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Stewart Milne revisit Glasgow’s Garden Festival with 202 planned homes

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September 12 2017

Stewart Milne revisit Glasgow’s Garden Festival with 202 planned homes
Stewart Milne Homes and GD Lodge Architects have teamed up with Scottish Enterprise to deliver 202 homes at Glasgow’s Festival Park, occupying an area of grassland which has lain vacant since the 1988 Garden Festival.

Conceived with a view to establishing a built edge to Pacific Drive and Govan Road with higher density properties the scheme will taper down to lower densities overlooking the park while integrating with the Clyde Walkway while offering a mix of apartments, terraces, studio houses and colony homes for sale.

In their design statement GD Lodge wrote: “The proposal is to create character, variety and interest by utilising a carefully selected mixture of external materials & detailing to the housing and flats as well as the hard landscaping areas including paths, roads and parking bays. A high quality and aesthetically pleasing facing brick (mixture of brown, buff and red) will be selected for each building type along with other complimentary materials.”

The development will neighbor the recently completed Village Hotel.
A mix of apartments, terraces, studio houses and colony homes would be built
A mix of apartments, terraces, studio houses and colony homes would be built

9 Comments

Mies van der Noooo!
#1 Posted by Mies van der Noooo! on 12 Sep 2017 at 12:00 PM
It's an absolute disgrace that Glasgow City Council can allow a site of such prominence and potential to be sacrificed as a cash cow for these purveyors of dross suburban infill and their butcher 'architect' lackeys.
Sue Pearman
#2 Posted by Sue Pearman on 12 Sep 2017 at 12:11 PM
Really! ... I'm wondering whether more average suburban housing is what the city needs next to the BBC, Science Centre and enclosing festival park...?
Steppish
#3 Posted by Steppish on 12 Sep 2017 at 12:51 PM
Glad to see the lack of surface car parking in the area finally being addressed
Andrew Hepburn
#4 Posted by Andrew Hepburn on 12 Sep 2017 at 12:51 PM
Great! More Monopoly boxes continuing Scottish house builder's theme of mediocrity for-profit.
MoFloBro
#5 Posted by MoFloBro on 12 Sep 2017 at 13:09 PM
It's pretty hard to get excited about this. The massive surface car park and close proximity to the river will give this as a pretty windswept, barren feel to it.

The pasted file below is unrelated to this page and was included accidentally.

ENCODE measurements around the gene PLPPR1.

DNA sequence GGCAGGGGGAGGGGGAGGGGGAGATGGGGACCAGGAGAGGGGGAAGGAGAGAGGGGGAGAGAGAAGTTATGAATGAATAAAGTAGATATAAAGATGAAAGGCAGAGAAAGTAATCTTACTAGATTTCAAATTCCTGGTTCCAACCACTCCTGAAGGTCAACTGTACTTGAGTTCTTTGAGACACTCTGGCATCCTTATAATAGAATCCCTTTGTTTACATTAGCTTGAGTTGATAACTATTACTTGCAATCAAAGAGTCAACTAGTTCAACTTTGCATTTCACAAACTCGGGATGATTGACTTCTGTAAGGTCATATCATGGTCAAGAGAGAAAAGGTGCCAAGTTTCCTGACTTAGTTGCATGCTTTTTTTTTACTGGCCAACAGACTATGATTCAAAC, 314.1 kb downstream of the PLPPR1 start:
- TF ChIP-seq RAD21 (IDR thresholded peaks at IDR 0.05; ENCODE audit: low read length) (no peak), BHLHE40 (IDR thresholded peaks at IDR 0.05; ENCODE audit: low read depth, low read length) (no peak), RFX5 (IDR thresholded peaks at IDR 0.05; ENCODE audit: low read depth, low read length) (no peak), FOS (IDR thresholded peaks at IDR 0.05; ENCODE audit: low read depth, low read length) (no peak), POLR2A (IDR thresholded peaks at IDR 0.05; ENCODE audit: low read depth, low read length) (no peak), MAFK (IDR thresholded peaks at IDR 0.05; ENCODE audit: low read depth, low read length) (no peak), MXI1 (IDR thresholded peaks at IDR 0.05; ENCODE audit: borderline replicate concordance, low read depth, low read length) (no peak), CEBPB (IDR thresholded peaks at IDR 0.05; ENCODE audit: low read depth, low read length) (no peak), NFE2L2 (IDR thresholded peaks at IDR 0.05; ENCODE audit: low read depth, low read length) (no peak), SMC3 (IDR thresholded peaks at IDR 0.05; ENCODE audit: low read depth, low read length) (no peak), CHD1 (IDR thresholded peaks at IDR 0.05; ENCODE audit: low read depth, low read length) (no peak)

Would it not be better to extend festival park into this land? Perhaps there's not enough profit to be made in parks.
StyleCouncil
#6 Posted by StyleCouncil on 12 Sep 2017 at 13:23 PM
Well, thats me convinced GD Lodge. Compelling design statement and sketchup....
Jaded
#7 Posted by Jaded on 12 Sep 2017 at 13:37 PM
What the actual fcuk?? Have we actually sunk to such a low that we are building suburban housing in what is effectively a city centre district that we are trying to regenerate?

Why bother building fastlink if you are going to line the route with low-density accommodation with acres of surface car parking?

I had long hoped this site would provide a critical link to Cessnock, helping unlock the potential of that area. With Finnieston and the broader west-end becoming unaffordable, I thought this could be a cool creative district by the Clyde with dense mixed use developments.

Oops, I forgot this was Glasgow.
modernish
#8 Posted by modernish on 12 Sep 2017 at 17:12 PM
Haud the bus! This is contrary to the City Design Guide...so surely the city must say no? Oh no, wait Scottish Enterprise is involved to a wee phone call or two in the right ear and that's a prime city centre site proverbially pished up against the wall. The planners are enforcing the city design guide in suburban Glasgow so there is absolutely no reason to not hold firm here. On the other hand if they fold with this site every other developer in the land can point to this precedent and tell them to 'ram it' with the design guide....interesting times indeed.
Tom Manley
#9 Posted by Tom Manley on 13 Sep 2017 at 09:54 AM
Well the planning application does not seem to be viewable from the link. From the info provided here - scheme looks like it could have fallen from the sky onto any parcel of land - The Red line boundary signifying lets not give a monkeys where this is, the immediate context or the specifics of the site or the story of the land and its people, an all to familiar issue and one of the biggest problems with architecture today.

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